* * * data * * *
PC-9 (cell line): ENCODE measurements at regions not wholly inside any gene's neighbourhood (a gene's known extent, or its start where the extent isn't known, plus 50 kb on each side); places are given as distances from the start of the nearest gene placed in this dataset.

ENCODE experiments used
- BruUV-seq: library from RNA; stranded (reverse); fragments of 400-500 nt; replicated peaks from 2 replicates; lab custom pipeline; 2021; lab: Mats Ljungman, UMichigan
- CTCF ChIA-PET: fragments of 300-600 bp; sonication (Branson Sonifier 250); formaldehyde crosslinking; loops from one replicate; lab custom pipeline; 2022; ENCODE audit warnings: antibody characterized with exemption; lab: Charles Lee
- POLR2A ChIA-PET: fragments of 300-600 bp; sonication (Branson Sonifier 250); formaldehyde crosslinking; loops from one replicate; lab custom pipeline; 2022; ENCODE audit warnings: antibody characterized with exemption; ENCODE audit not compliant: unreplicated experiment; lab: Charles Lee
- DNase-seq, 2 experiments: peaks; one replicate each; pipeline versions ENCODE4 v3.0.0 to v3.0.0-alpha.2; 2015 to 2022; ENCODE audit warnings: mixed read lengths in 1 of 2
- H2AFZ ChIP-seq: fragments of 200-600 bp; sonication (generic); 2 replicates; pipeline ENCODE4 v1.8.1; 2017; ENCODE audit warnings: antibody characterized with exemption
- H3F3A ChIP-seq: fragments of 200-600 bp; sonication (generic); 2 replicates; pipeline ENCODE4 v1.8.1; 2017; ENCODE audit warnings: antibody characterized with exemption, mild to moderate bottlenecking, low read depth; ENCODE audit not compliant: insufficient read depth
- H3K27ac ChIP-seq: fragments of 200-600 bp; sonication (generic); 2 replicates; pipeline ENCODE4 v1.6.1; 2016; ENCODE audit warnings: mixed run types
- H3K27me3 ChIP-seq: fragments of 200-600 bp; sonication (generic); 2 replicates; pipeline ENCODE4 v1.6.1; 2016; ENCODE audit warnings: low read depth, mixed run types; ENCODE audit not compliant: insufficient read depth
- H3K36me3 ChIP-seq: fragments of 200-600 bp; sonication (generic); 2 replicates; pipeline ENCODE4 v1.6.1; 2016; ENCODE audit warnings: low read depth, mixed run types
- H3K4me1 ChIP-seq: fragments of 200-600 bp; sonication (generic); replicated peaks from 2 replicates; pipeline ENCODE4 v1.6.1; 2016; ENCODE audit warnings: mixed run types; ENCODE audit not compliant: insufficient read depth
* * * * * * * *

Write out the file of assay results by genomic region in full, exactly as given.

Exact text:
PC-9 (cell line): ENCODE measurements at regions not wholly inside any gene's neighbourhood (a gene's known extent, or its start where the extent isn't known, plus 50 kb on each side); places are given as distances from the start of the nearest gene placed in this dataset.

ENCODE experiments used
- BruUV-seq: library from RNA; stranded (reverse); fragments of 400-500 nt; replicated peaks from 2 replicates; lab custom pipeline; 2021; lab: Mats Ljungman, UMichigan
- CTCF ChIA-PET: fragments of 300-600 bp; sonication (Branson Sonifier 250); formaldehyde crosslinking; loops from one replicate; lab custom pipeline; 2022; ENCODE audit warnings: antibody characterized with exemption; lab: Charles Lee
- POLR2A ChIA-PET: fragments of 300-600 bp; sonication (Branson Sonifier 250); formaldehyde crosslinking; loops from one replicate; lab custom pipeline; 2022; ENCODE audit warnings: antibody characterized with exemption; ENCODE audit not compliant: unreplicated experiment; lab: Charles Lee
- DNase-seq, 2 experiments: peaks; one replicate each; pipeline versions ENCODE4 v3.0.0 to v3.0.0-alpha.2; 2015 to 2022; ENCODE audit warnings: mixed read lengths in 1 of 2
- H2AFZ ChIP-seq: fragments of 200-600 bp; sonication (generic); 2 replicates; pipeline ENCODE4 v1.8.1; 2017; ENCODE audit warnings: antibody characterized with exemption
- H3F3A ChIP-seq: fragments of 200-600 bp; sonication (generic); 2 replicates; pipeline ENCODE4 v1.8.1; 2017; ENCODE audit warnings: antibody characterized with exemption, mild to moderate bottlenecking, low read depth; ENCODE audit not compliant: insufficient read depth
- H3K27ac ChIP-seq: fragments of 200-600 bp; sonication (generic); 2 replicates; pipeline ENCODE4 v1.6.1; 2016; ENCODE audit warnings: mixed run types
- H3K27me3 ChIP-seq: fragments of 200-600 bp; sonication (generic); 2 replicates; pipeline ENCODE4 v1.6.1; 2016; ENCODE audit warnings: low read depth, mixed run types; ENCODE audit not compliant: insufficient read depth
- H3K36me3 ChIP-seq: fragments of 200-600 bp; sonication (generic); 2 replicates; pipeline ENCODE4 v1.6.1; 2016; ENCODE audit warnings: low read depth, mixed run types
- H3K4me1 ChIP-seq: fragments of 200-600 bp; sonication (generic); replicated peaks from 2 replicates; pipeline ENCODE4 v1.6.1; 2016; ENCODE audit warnings: mixed run types; ENCODE audit not compliant: insufficient read depth